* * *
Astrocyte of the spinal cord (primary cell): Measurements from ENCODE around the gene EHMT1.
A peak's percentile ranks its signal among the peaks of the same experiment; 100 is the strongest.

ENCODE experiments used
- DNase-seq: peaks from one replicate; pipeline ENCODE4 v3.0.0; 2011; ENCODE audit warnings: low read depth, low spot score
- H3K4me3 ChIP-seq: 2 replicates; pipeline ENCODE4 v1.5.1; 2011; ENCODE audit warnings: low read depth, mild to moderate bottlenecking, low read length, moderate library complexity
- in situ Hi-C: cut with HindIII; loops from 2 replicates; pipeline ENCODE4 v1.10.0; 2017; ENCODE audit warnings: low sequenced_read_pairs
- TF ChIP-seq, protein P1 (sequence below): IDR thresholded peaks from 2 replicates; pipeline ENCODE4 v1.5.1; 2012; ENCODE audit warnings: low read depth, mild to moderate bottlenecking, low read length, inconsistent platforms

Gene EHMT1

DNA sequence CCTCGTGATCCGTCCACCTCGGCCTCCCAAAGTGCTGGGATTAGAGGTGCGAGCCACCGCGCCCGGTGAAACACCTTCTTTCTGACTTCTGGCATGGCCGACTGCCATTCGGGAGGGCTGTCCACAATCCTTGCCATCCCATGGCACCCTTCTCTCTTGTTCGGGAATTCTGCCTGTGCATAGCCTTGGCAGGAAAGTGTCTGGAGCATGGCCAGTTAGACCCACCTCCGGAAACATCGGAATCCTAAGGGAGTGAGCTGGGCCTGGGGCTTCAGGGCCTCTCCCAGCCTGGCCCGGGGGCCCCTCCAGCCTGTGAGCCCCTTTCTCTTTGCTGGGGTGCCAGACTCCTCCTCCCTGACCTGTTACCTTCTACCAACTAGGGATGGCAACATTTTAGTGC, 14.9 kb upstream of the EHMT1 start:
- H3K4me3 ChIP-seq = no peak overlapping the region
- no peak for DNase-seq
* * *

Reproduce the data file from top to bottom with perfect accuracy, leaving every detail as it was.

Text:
Astrocyte of the spinal cord (primary cell): Measurements from ENCODE around the gene EHMT1.
A peak's percentile ranks its signal among the peaks of the same experiment; 100 is the strongest.

ENCODE experiments used
- DNase-seq: peaks from one replicate; pipeline ENCODE4 v3.0.0; 2011; ENCODE audit warnings: low read depth, low spot score
- H3K4me3 ChIP-seq: 2 replicates; pipeline ENCODE4 v1.5.1; 2011; ENCODE audit warnings: low read depth, mild to moderate bottlenecking, low read length, moderate library complexity
- in situ Hi-C: cut with HindIII; loops from 2 replicates; pipeline ENCODE4 v1.10.0; 2017; ENCODE audit warnings: low sequenced_read_pairs
- TF ChIP-seq, protein P1 (sequence below): IDR thresholded peaks from 2 replicates; pipeline ENCODE4 v1.5.1; 2012; ENCODE audit warnings: low read depth, mild to moderate bottlenecking, low read length, inconsistent platforms

Gene EHMT1

DNA sequence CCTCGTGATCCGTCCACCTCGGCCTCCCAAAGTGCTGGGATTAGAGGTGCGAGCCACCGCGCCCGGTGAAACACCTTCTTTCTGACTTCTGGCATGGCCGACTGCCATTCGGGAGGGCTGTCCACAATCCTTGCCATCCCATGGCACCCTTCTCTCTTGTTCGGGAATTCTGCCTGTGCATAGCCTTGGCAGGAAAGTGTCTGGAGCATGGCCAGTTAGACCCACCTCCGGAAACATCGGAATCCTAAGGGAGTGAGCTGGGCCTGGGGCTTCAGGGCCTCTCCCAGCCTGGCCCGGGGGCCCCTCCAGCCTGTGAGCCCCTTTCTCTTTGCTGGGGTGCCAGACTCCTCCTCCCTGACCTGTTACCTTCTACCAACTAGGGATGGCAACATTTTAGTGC, 14.9 kb upstream of the EHMT1 start:
- H3K4me3 ChIP-seq = no peak overlapping the region
- no peak for DNase-seq